Analyst expectations for third-quarter earnings have improved in October. As of Oct. 22, the Capital IQ consensus forecast for S&P 500 earnings growth was 30%, up from 24% at the beginning of the month. Some of this was driven by optimism within the information technology sector, with analysts projecting 31% growth for the quarter, an increase from the prior 28%. According to Sam Stovall, chief investment strategist at CFRA, since this secular bull market began in early 2009, the S&P 500 has recorded actual quarterly EPS growth that exceeded analysts' expectations in 47 of 48 quarters, missing only in Q2 2020. While some large-cap companies have already reported results, this is a big earnings week. AT&T, JPMorgan Chase and Honeywell are among the prominent companies that have posted third quarter updates, and the five largest companies in the S&P 500 Index—Apple, Amazon, Facebook, Alphabet and Microsoft—will offer details on their financials this week and likely provide guidance. The members of this quintet are often referred to as “technology” stocks, which we think creates confusion for ETF investors.
Index providers S&P Dow Jones Indices and MSCI maintain the Global Industry Classification Standard (GICS) structure for classifying companies into sectors across global benchmarks. In the GICS framework, Apple, Amazon, Facebook, Alphabet and Microsoft are not in the same sector but rather spread across three sectors.
Facebook and Alphabet were moved in 2018 to the communication services sector, while Amazon was never a tech stock in the index world. Investors can find Apple and Microsfot as the two largest ETF holdings in technology sector ETFs Vanguard Information Technology (VGT) and Technology Select Sector SPDR (XLK) as well as mutual fund Vanguard Information Technology Index Fund (VITAX), representing more than 37% of combined fund assets. However, investors need to look elsewhere to find the other three mega-cap companies.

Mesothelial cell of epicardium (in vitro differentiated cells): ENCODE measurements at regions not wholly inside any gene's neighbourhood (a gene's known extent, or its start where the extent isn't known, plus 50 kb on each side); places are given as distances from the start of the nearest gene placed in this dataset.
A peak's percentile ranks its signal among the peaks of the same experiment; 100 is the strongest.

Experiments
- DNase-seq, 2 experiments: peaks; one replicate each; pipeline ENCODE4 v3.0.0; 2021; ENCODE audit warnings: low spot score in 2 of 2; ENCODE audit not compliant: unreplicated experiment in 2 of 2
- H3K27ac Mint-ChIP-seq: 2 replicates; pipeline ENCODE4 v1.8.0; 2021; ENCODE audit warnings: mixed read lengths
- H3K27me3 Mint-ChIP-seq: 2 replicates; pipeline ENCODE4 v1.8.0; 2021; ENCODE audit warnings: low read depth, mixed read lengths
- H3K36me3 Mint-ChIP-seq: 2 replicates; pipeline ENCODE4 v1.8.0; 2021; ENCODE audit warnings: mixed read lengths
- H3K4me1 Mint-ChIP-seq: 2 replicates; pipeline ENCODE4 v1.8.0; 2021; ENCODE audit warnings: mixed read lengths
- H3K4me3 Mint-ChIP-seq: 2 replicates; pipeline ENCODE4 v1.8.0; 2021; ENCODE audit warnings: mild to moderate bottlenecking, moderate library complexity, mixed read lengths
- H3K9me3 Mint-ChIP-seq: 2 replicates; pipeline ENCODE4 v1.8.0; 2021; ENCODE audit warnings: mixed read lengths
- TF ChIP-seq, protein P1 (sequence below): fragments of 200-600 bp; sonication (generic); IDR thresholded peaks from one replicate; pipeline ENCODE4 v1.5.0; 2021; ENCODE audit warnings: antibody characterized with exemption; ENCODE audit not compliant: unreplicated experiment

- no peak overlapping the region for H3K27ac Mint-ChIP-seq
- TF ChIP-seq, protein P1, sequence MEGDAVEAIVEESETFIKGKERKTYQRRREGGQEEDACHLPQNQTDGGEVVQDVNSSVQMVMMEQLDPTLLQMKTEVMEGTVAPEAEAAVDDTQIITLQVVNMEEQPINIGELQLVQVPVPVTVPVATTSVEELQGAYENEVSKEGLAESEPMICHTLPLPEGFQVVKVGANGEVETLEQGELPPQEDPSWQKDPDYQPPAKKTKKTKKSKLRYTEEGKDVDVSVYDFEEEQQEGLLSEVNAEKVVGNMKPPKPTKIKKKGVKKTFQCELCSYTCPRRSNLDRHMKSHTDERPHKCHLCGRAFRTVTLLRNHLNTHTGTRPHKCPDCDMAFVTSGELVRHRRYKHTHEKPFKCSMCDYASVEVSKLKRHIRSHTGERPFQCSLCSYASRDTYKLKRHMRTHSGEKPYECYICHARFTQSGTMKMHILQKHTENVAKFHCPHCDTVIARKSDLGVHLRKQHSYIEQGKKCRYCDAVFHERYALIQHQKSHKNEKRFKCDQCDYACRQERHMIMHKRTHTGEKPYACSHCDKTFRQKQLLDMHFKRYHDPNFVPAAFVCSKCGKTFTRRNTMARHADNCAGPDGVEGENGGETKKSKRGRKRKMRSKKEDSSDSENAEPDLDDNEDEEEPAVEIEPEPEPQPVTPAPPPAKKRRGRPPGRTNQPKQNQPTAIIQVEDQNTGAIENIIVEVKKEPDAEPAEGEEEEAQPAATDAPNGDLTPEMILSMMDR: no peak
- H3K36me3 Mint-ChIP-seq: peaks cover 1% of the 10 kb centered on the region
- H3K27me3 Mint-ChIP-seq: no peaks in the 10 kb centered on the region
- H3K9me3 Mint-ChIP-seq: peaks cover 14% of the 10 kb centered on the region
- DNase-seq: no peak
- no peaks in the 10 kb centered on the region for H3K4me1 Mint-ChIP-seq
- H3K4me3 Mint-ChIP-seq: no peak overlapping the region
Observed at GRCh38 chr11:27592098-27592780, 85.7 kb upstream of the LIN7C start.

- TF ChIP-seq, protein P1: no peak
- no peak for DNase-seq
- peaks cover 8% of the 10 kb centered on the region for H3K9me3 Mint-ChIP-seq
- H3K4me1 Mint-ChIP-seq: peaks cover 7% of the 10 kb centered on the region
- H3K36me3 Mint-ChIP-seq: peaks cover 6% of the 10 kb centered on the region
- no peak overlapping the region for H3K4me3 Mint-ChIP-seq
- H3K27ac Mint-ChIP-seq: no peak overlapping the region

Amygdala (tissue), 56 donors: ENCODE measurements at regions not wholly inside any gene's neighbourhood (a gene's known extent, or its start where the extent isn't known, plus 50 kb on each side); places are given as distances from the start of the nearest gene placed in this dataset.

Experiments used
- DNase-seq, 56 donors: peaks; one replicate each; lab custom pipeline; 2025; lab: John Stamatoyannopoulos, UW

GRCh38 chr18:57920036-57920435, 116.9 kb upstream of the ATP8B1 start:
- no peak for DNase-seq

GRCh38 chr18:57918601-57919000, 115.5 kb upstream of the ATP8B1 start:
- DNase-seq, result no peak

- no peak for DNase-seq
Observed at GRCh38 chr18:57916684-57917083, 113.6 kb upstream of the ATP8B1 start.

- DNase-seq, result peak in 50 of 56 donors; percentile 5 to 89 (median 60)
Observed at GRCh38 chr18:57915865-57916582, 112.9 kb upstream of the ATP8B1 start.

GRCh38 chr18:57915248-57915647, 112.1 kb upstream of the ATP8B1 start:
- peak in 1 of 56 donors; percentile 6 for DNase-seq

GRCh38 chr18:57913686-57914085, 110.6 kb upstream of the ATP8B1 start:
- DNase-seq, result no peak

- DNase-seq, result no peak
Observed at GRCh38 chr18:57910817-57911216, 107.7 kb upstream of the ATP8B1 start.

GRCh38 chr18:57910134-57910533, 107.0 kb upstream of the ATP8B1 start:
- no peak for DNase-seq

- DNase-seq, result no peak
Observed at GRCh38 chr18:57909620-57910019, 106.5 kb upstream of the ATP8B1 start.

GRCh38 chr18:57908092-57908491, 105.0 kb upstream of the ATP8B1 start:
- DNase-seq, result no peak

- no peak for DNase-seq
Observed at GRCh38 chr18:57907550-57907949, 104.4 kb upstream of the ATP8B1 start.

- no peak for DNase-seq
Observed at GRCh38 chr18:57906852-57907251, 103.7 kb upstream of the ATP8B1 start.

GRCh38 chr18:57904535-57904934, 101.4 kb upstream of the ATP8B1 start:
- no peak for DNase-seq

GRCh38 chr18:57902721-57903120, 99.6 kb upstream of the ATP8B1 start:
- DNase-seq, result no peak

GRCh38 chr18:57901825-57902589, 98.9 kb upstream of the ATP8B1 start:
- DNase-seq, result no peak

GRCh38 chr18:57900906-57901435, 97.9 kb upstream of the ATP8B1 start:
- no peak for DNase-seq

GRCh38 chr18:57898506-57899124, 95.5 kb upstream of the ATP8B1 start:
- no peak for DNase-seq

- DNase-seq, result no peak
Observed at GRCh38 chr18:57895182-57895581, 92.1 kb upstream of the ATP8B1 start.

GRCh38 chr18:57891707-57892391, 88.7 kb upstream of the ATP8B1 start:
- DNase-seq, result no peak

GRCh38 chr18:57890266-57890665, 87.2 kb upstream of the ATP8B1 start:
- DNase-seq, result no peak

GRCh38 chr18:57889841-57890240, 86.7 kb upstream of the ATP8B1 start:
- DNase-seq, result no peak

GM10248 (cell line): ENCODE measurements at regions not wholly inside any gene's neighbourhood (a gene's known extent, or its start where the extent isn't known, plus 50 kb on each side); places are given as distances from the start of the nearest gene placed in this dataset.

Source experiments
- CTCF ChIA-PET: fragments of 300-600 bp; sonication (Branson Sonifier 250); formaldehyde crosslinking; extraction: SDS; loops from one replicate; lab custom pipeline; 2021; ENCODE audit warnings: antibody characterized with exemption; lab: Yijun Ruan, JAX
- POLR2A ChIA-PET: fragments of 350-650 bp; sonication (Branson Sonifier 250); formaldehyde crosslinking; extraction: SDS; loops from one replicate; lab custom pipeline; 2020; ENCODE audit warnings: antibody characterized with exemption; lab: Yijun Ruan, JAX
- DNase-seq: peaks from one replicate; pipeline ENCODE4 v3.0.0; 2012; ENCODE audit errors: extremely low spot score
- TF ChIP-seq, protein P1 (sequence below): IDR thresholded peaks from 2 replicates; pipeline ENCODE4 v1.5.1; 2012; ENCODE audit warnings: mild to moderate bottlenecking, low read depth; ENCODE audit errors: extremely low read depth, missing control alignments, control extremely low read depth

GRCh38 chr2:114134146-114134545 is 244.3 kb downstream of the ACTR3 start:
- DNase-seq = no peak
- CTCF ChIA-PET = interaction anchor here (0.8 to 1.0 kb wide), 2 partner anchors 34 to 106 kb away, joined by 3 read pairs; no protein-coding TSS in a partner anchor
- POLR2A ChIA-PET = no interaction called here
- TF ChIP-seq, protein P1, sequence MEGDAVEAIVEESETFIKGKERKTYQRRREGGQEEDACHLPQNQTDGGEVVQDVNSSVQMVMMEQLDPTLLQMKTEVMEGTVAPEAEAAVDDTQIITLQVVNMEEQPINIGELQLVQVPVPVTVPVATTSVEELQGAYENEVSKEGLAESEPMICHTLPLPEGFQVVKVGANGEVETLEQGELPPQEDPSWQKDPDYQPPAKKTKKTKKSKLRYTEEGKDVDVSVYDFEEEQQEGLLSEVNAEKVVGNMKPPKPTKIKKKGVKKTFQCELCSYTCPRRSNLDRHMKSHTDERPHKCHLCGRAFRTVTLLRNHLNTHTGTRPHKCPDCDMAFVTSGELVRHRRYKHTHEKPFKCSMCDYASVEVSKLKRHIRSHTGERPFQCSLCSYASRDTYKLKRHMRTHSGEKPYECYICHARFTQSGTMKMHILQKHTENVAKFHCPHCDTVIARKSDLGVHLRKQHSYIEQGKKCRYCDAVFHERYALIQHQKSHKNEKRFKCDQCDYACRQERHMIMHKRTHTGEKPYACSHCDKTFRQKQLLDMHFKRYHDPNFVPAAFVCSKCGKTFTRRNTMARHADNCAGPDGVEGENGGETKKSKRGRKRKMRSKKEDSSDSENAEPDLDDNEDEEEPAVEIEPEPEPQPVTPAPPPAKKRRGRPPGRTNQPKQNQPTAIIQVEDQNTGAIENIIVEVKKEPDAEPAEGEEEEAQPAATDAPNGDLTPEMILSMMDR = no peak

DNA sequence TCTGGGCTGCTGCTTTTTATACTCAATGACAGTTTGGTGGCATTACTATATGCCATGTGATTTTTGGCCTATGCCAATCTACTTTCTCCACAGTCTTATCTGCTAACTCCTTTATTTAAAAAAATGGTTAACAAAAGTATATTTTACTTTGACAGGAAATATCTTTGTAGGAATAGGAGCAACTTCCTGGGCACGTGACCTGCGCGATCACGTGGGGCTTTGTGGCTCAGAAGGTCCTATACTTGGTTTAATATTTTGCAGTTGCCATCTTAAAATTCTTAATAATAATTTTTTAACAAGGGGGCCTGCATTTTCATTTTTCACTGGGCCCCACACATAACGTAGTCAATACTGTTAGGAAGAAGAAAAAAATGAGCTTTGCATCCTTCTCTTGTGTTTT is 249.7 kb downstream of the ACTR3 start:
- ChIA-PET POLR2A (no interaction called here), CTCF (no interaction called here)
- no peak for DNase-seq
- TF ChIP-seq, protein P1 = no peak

The shift into the S&P 500 communication services sector closely aligned Alphabet and Facebook with the Communication Services Select Sector SPDR (XLC), joining AT&T and Disney. Amazon has always been a consumer discretionary stock and can be found in Consumer Discretionary Select Sector SPDR (XLY), with Tesla and Home Depot. While actively managed mutual funds and ETFs can and do mix and match stocks across sector classifications, index-based funds have rules that must be followed for tracking purposes.
Investors should be focusing on growth funds, not sector funds. Invesco QQQ Trust (QQQ) tracks the 100 largest non-financial companies trading on the Nasdaq and is also often referred to as a technology ETF. However, the ETF has just 49% of assets in companies classified as information technology stocks by GICS, with 19% and 18%, respectively, in communication services and consumer discretionary, and more modest stakes in health care, consumer staples, and industrials. Yet, QQQ has 40% of assets in the five major growth companies that are reporting results this week. Many other growth-focused, index-based ETFs and mutual funds also have hefty representation in the five companies, including iShares S&P 500 Growth ETF (IVW), Vanguard Growth ETF (VUG), and Vanguard Growth Index Fund (VIGAX).
While providing ETF ratings and mutual funds independently from one another, both methodologies used by CFRA incorporate holdings-level analysis, as we believe what is inside a fund matters—not just its past performance. Conclusion It is easy to think you know what is inside an ETF, given they often track well-known benchmarks and are labeled with common terms. However, CFRA believes investors need to look closely so they position their portfolios to fit their objectives.
Todd Rosenbluth is the director of ETF and mutual fund research at CFRA. Learn more about CFRA's ETF research here.